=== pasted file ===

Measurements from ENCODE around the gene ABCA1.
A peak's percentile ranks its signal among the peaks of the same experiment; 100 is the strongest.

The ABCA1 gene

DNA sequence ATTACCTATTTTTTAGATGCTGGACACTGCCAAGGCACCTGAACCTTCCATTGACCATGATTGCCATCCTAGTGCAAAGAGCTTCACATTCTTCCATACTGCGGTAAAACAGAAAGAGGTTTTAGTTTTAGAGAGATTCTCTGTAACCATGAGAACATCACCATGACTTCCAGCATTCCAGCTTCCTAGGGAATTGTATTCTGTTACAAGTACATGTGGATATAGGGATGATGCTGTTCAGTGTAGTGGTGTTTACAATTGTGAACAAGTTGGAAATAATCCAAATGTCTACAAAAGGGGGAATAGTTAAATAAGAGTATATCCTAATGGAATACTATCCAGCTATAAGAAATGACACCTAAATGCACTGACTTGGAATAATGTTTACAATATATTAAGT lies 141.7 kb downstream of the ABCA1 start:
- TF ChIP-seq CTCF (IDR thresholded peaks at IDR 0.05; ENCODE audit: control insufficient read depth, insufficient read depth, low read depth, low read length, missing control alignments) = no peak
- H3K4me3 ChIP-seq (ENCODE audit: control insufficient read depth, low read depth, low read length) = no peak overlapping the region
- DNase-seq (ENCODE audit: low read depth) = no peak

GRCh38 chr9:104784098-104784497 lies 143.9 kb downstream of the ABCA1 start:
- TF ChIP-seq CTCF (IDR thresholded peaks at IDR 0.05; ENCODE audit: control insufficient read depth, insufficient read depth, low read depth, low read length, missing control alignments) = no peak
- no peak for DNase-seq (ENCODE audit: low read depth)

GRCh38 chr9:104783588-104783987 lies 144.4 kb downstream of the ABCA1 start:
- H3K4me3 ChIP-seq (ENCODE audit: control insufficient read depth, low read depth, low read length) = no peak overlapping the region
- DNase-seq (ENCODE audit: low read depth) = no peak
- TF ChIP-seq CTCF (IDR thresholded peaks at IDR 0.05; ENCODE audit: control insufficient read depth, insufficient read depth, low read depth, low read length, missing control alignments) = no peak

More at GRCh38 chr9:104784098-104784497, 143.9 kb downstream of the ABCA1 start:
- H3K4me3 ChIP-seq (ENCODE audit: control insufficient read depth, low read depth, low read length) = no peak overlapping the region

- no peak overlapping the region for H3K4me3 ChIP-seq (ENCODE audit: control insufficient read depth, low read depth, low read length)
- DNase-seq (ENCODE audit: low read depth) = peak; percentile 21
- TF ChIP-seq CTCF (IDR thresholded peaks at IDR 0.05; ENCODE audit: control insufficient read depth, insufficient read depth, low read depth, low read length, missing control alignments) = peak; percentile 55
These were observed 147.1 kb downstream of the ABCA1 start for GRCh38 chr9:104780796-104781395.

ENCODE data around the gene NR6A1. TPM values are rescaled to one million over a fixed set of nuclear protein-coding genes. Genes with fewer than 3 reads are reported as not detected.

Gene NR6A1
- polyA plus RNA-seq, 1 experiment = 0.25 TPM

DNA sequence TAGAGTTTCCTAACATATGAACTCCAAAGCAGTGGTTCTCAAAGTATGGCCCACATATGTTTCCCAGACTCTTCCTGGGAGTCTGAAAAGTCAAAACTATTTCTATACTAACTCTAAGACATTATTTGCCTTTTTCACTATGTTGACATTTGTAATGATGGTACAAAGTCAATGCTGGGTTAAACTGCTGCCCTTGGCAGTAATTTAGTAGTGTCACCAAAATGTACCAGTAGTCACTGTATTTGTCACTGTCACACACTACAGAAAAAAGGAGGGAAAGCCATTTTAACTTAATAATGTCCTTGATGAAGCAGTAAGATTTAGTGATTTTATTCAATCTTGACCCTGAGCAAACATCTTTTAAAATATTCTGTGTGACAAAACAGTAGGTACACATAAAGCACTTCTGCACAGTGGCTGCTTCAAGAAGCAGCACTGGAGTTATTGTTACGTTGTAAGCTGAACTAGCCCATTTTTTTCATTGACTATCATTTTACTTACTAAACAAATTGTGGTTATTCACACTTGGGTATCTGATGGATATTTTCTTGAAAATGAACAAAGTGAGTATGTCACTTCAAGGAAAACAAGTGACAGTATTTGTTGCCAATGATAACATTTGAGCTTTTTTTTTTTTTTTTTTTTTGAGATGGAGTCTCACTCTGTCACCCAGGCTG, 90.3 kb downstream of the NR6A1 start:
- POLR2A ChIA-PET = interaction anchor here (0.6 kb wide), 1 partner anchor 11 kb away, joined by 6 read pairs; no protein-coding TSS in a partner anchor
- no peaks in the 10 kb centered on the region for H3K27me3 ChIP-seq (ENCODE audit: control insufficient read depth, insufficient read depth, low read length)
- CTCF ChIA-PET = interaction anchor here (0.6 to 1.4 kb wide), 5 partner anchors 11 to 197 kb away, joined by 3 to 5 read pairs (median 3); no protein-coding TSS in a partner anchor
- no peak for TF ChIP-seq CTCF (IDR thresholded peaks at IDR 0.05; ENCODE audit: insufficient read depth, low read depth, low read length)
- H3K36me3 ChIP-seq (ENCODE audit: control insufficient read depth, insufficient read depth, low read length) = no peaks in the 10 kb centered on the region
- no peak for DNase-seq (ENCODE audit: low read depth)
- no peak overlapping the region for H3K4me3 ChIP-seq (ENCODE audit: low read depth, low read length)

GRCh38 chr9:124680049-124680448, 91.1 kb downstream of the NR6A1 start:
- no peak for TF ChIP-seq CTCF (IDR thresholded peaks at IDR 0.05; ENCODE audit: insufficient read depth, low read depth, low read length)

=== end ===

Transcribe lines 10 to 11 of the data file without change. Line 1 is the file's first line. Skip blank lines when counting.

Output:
- no peak for DNase-seq (ENCODE audit: low read depth)

GRCh38 chr9:104783588-104783987 lies 144.4 kb downstream of the ABCA1 start: